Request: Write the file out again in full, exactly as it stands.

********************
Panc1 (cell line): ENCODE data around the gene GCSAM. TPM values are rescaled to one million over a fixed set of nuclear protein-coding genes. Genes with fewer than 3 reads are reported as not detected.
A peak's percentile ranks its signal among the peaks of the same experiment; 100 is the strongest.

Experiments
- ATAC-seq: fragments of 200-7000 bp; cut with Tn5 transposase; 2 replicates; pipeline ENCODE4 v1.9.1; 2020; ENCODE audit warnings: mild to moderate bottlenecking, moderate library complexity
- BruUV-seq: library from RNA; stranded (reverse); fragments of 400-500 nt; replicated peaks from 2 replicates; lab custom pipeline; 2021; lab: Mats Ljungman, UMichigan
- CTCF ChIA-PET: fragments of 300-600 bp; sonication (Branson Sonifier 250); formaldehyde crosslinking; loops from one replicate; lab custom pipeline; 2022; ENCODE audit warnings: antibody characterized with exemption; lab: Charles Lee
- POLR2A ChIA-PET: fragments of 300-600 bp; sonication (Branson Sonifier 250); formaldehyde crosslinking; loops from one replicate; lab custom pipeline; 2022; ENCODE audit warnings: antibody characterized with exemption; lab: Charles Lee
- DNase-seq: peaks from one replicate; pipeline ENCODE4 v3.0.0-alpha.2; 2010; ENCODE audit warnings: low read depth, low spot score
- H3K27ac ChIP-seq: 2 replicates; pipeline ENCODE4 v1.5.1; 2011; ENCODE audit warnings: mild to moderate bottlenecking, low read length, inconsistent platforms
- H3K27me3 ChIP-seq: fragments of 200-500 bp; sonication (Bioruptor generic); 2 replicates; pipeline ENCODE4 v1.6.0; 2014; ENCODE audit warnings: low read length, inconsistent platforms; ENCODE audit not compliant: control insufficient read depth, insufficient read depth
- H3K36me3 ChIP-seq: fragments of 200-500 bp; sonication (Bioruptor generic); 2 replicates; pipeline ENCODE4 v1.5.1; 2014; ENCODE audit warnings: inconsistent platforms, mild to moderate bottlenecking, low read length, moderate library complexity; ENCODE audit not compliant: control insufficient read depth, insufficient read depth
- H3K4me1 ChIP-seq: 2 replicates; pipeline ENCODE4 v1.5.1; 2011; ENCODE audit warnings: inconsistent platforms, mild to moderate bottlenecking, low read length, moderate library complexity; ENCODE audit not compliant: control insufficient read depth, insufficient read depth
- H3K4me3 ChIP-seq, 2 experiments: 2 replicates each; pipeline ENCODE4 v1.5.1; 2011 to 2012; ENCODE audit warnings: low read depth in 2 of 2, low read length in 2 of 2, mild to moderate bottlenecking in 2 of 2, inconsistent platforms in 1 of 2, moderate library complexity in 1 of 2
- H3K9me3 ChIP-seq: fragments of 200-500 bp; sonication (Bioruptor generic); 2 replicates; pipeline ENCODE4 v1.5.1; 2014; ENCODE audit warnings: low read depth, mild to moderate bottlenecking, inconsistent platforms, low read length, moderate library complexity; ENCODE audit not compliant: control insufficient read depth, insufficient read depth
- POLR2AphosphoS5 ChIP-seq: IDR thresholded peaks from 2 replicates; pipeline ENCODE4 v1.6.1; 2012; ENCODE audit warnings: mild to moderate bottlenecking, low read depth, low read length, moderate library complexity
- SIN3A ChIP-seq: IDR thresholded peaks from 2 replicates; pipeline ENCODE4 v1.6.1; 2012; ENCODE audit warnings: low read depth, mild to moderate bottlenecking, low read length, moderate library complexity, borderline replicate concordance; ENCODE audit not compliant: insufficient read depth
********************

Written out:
Panc1 (cell line): ENCODE data around the gene GCSAM. TPM values are rescaled to one million over a fixed set of nuclear protein-coding genes. Genes with fewer than 3 reads are reported as not detected.
A peak's percentile ranks its signal among the peaks of the same experiment; 100 is the strongest.

Experiments
- ATAC-seq: fragments of 200-7000 bp; cut with Tn5 transposase; 2 replicates; pipeline ENCODE4 v1.9.1; 2020; ENCODE audit warnings: mild to moderate bottlenecking, moderate library complexity
- BruUV-seq: library from RNA; stranded (reverse); fragments of 400-500 nt; replicated peaks from 2 replicates; lab custom pipeline; 2021; lab: Mats Ljungman, UMichigan
- CTCF ChIA-PET: fragments of 300-600 bp; sonication (Branson Sonifier 250); formaldehyde crosslinking; loops from one replicate; lab custom pipeline; 2022; ENCODE audit warnings: antibody characterized with exemption; lab: Charles Lee
- POLR2A ChIA-PET: fragments of 300-600 bp; sonication (Branson Sonifier 250); formaldehyde crosslinking; loops from one replicate; lab custom pipeline; 2022; ENCODE audit warnings: antibody characterized with exemption; lab: Charles Lee
- DNase-seq: peaks from one replicate; pipeline ENCODE4 v3.0.0-alpha.2; 2010; ENCODE audit warnings: low read depth, low spot score
- H3K27ac ChIP-seq: 2 replicates; pipeline ENCODE4 v1.5.1; 2011; ENCODE audit warnings: mild to moderate bottlenecking, low read length, inconsistent platforms
- H3K27me3 ChIP-seq: fragments of 200-500 bp; sonication (Bioruptor generic); 2 replicates; pipeline ENCODE4 v1.6.0; 2014; ENCODE audit warnings: low read length, inconsistent platforms; ENCODE audit not compliant: control insufficient read depth, insufficient read depth
- H3K36me3 ChIP-seq: fragments of 200-500 bp; sonication (Bioruptor generic); 2 replicates; pipeline ENCODE4 v1.5.1; 2014; ENCODE audit warnings: inconsistent platforms, mild to moderate bottlenecking, low read length, moderate library complexity; ENCODE audit not compliant: control insufficient read depth, insufficient read depth
- H3K4me1 ChIP-seq: 2 replicates; pipeline ENCODE4 v1.5.1; 2011; ENCODE audit warnings: inconsistent platforms, mild to moderate bottlenecking, low read length, moderate library complexity; ENCODE audit not compliant: control insufficient read depth, insufficient read depth
- H3K4me3 ChIP-seq, 2 experiments: 2 replicates each; pipeline ENCODE4 v1.5.1; 2011 to 2012; ENCODE audit warnings: low read depth in 2 of 2, low read length in 2 of 2, mild to moderate bottlenecking in 2 of 2, inconsistent platforms in 1 of 2, moderate library complexity in 1 of 2
- H3K9me3 ChIP-seq: fragments of 200-500 bp; sonication (Bioruptor generic); 2 replicates; pipeline ENCODE4 v1.5.1; 2014; ENCODE audit warnings: low read depth, mild to moderate bottlenecking, inconsistent platforms, low read length, moderate library complexity; ENCODE audit not compliant: control insufficient read depth, insufficient read depth
- POLR2AphosphoS5 ChIP-seq: IDR thresholded peaks from 2 replicates; pipeline ENCODE4 v1.6.1; 2012; ENCODE audit warnings: mild to moderate bottlenecking, low read depth, low read length, moderate library complexity
- SIN3A ChIP-seq: IDR thresholded peaks from 2 replicates; pipeline ENCODE4 v1.6.1; 2012; ENCODE audit warnings: low read depth, mild to moderate bottlenecking, low read length, moderate library complexity, borderline replicate concordance; ENCODE audit not compliant: insufficient read depth